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United States Department of Agriculture

Agricultural Research Service

Title: Dweet Mottle Virus and Citrus Leaf Blotch Virus

Authors
item Krueger, Robert
item Lee, Richard
item Bash, John - UCR PLANT PATHOLOGY

Submitted to: Subtropics newsletter
Publication Type: Popular Publication
Publication Acceptance Date: March 1, 2005
Publication Date: March 31, 2005
Citation: Krueger, R., Lee, R.F., Bash, J.A. 2005. Dweet mottle virus and citrus leaf blotch virus. Subtropics Newsletter V3 No. 1, Pages 7-9.

Interpretive Summary: Dweet Mottle Virus (DMV) of Citrus was first described in the early 1960s in California. It is apparently closely allied with the recently published 'Citrus Leaf Blotch Virus' (CLBV), as there is greater than 95% homology between DMV and CLBV according to the Spanish group. CLBV reacts similarly to DMV in the Dweet indicator but also produces different symptoms in other indicators as well as causing bud union problems in some instances. CLBV has also been reported to be seed-transmitted. Due to the concern over leaf transmission, we recently surveyed all rootstocks, kumquats, and Fukumoto navels in the Citrus Clonal Protection Program Foundation Block at Lindcove Field Station, as well as all holdings in the Repository Protected Collection. The published Spanish primers were used with DMV and CLBV positive controls. All trees assayed tested negative at this writing.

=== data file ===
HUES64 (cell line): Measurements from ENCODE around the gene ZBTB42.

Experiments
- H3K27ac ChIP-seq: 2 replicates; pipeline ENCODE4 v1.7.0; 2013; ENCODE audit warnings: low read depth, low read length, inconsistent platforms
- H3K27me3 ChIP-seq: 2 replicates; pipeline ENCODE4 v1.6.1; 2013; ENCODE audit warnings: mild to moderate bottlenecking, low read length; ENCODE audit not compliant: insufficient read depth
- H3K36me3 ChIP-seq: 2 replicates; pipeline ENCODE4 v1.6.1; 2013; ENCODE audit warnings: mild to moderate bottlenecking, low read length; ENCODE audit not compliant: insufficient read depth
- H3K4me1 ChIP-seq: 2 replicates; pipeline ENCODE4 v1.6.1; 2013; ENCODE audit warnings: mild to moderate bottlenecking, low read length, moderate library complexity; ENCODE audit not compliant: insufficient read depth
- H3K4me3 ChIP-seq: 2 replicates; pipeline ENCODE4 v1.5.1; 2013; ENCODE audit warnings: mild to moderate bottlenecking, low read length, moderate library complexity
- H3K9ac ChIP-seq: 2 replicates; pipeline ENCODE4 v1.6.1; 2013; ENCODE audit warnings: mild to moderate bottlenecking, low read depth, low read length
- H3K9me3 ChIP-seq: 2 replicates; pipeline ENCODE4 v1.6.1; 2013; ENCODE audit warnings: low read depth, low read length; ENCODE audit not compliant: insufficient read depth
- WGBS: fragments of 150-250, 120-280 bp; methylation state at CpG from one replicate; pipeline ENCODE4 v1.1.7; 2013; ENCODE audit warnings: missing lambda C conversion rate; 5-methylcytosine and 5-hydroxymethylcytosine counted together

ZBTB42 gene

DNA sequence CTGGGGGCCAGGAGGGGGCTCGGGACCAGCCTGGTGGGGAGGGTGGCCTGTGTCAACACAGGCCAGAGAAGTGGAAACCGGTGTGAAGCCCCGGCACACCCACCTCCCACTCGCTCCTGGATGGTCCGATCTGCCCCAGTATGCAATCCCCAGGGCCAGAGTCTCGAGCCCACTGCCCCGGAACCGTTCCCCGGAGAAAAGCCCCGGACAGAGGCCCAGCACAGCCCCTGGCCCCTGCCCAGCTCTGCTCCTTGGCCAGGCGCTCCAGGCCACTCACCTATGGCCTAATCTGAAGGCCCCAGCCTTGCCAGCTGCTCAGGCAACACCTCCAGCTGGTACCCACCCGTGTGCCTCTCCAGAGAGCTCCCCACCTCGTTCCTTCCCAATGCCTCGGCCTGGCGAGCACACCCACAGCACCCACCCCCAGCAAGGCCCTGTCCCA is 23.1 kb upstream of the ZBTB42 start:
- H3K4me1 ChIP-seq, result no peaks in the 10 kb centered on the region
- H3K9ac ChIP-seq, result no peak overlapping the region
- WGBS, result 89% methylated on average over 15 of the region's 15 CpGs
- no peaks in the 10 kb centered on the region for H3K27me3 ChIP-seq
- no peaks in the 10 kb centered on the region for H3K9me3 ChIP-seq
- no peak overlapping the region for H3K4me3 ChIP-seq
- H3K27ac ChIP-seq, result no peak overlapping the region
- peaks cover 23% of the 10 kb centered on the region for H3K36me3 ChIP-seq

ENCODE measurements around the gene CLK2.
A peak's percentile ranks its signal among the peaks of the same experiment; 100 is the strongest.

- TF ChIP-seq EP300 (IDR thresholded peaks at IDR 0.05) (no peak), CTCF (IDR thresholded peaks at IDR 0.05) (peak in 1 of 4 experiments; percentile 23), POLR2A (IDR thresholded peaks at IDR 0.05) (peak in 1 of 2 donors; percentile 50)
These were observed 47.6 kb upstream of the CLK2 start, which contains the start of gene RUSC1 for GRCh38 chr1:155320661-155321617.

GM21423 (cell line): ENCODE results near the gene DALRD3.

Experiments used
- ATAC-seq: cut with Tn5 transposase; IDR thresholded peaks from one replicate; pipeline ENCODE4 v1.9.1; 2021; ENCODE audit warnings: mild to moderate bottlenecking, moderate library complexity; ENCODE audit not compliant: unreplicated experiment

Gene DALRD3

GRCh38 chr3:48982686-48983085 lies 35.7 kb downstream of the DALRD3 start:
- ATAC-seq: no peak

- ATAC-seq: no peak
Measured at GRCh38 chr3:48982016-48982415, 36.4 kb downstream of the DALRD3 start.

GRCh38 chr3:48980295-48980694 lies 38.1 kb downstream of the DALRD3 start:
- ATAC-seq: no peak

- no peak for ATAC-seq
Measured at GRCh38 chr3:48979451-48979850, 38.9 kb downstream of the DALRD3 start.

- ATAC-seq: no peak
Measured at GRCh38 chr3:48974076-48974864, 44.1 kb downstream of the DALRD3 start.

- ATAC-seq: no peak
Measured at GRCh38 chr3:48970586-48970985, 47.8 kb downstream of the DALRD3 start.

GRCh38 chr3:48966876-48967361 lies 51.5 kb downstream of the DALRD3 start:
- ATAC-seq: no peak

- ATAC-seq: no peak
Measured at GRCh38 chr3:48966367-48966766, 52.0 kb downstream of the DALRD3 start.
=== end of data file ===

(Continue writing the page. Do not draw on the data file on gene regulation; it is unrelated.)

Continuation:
Technical Abstract: ‘Dweet Mottle Virus’ (DMV) of Citrus was first described in the early 1960s in California. It is associated with particular symptoms on the ‘Dweet’ tangor indicator. Recently, the Spanish group at IVIA published a new virus, ‘Citrus Leaf Botch Virus’ (CLBV). CLBV reacts similarly to DMV in ‘Dweet’ but also produces different symptoms in other indicators as well as causing bud union problems in some instances. The Spanish group has recently published that there is greater than 95% homology between DMV and CLBV. They have also published a report of seed-transmission of CLBV, making it a concern for the nursery industry. Moreover, they have published diagnostic techniques including a PCR test. Due to the concern over leaf transmission, we recently surveyed all rootstocks, kumquats, and ‘Fukumoto’ navels in the Citrus Clonal Protection Program Foundation Block at Lindcove Field Station, as well as all holdings in the Repository Protected Collection. The published Spanish primers were used with DMV and CLBV positive controls. All trees assayed tested negative at this writing.

Last Modified: 12/21/2014
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